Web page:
It’s been a long time since I took a day trip to Windsor Castle. A decade, in fact. But given there will be no less than two royal weddings at St George’s Chapel this year, I figured it was time to go back again.
Day Trip to Windsor Castle
With Prince Harry and Princess Eugenie both saying their marriage vows at Windsor Castle in 2018, I wanted to get ahead of the crowds and explore the royal residence and surrounding area. Now that I’m here, I’m rediscovering why I fell in love with this place last time I visited.
After a quick train ride from London, I start my day trip at the castle itself. It’s right in the middle of town and dominates the landscape. Guards in bearskin hats and purple coats patrol the area, lending an official feel from the moment I walk in.
The audio tour guides me through the entrance and grounds, then into the castle itself. The State Apartments are as grand as I would expect from such a place, and their 17th-century furnishings and layers of more recent history tell the story of the monarchs that have called this castle home.
Outside, I walk over to St George’s Chapel. Built in the 15th and 16th centuries, the beauty of its Gothic architecture endures. Indoors, the stunning fan vaulted ceiling, chapels, and tombs of monarchs keep me busy exploring and admiring for longer than I anticipate.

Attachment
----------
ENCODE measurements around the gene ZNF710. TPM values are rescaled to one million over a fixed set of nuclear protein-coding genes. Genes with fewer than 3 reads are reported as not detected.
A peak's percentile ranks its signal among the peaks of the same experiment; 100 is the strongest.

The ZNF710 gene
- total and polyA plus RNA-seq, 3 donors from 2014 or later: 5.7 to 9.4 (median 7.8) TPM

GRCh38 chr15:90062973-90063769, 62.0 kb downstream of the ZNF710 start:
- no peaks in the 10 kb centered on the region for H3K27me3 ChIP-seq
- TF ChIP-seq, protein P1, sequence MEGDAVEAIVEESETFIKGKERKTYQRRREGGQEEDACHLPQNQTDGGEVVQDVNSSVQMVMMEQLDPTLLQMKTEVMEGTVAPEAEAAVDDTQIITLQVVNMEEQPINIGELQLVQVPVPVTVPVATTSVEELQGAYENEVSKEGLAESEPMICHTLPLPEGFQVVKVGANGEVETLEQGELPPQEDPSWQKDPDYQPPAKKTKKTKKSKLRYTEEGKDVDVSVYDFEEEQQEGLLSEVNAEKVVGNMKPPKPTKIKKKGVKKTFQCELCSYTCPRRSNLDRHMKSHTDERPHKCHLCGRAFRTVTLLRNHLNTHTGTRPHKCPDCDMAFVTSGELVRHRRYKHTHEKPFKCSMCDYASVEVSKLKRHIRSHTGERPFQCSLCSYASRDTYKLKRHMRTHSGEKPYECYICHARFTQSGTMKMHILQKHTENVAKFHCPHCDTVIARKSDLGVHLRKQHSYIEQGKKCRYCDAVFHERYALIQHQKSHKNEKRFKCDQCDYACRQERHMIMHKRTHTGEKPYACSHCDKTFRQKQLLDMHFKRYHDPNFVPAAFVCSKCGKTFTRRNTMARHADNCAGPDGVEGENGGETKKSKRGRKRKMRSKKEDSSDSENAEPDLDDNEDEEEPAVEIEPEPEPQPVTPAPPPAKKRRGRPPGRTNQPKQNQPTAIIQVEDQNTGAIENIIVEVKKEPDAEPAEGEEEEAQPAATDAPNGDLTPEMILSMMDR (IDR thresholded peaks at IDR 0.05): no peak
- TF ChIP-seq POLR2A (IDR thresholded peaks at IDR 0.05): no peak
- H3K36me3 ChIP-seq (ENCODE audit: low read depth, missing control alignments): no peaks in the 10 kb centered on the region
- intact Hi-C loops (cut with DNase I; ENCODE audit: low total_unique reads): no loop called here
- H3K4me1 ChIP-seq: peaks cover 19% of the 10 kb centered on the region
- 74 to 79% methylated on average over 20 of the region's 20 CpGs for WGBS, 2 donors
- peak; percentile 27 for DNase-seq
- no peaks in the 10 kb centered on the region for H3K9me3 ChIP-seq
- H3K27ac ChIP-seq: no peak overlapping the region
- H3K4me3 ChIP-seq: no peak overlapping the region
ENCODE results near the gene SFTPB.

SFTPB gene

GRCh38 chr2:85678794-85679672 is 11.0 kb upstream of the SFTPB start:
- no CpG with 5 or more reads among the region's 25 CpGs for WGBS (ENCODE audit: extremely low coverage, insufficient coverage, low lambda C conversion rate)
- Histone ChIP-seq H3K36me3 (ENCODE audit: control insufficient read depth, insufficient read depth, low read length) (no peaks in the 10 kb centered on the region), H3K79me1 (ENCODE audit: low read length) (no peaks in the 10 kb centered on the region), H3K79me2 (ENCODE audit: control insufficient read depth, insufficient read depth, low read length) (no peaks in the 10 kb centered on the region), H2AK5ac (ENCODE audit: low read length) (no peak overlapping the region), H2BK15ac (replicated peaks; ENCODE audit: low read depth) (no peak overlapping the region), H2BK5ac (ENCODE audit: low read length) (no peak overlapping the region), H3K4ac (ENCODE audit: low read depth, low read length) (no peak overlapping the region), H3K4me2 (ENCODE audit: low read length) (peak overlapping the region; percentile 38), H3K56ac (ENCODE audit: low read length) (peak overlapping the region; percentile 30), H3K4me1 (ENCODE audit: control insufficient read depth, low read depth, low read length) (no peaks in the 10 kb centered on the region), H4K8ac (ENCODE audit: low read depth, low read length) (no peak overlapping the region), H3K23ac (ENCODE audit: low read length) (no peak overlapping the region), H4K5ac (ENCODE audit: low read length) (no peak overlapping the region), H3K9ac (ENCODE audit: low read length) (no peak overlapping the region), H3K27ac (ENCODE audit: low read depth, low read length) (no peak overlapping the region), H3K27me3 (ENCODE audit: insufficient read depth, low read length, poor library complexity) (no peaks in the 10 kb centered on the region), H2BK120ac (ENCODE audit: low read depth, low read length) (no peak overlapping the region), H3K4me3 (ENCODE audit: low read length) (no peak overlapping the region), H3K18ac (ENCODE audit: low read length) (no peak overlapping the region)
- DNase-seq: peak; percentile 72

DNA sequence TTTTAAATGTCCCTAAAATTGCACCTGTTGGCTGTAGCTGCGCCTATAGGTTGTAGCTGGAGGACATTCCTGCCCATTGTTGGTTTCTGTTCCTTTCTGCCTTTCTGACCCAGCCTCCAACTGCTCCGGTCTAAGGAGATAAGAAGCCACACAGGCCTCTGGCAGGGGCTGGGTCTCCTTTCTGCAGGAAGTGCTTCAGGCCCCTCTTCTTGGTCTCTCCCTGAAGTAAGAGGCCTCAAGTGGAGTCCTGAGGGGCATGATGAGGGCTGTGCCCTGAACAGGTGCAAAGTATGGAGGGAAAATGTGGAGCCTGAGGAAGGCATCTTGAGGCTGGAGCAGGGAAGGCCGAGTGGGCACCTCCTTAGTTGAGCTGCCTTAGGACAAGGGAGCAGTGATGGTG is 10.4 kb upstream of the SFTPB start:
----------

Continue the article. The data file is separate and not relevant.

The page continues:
But there’s more to this place than just the royal residence, even if I have spent hours within its walls. My day trip to Windsor Castle ends up being just as much about the rest of the area as it is about the fortress itself.
And I’m thankful for it. Windsor is a market town with beautiful streets and heritage architecture. From cobbled lanes to the famous Crooked House of Windsor, there’s a lot to discover.
The Windsor Royal Shopping with Queen Victoria’s Royal Waiting Room and Jubilee Arch are some of the first things I see when I arrive. Situated in the historic Victorian Railway Station, it’s full of shops, restaurants, and vintage details.
Along the High Street are pubs like the Duchess of Cambridge, which is named for Kate Middleton. Down a little set of steps nearby I find myself in a green space called The Goswells with the Royal Windsor Maze and Diamond Jubilee Fountain. Next to it is the peaceful Alexandra Park, alongside of which runs the River Thames.
I cross the river into Eton, Windsor’s neighbor and home to the famous college of the same name. The streets are charming and the college full of architectural gems.
I can’t get enough of the High Street, the college chapel, or the fact that there are students in black gowns running around everywhere I look. I feel like I’m in some kind of Harry Potter world.
But I’m still in the real world, and that means I have to make my way back home soon. I retrace my steps to catch my train to London, soaking up all the details as I go.
And as my train pulls away and my day trip to Windsor Castle ends, I catch one last glimpse of the Queen’s residence dominating the skyline. The next time I see it, it will probably be on TV for the royal weddings, and it will be all the more enjoyable for having been here in person recently.
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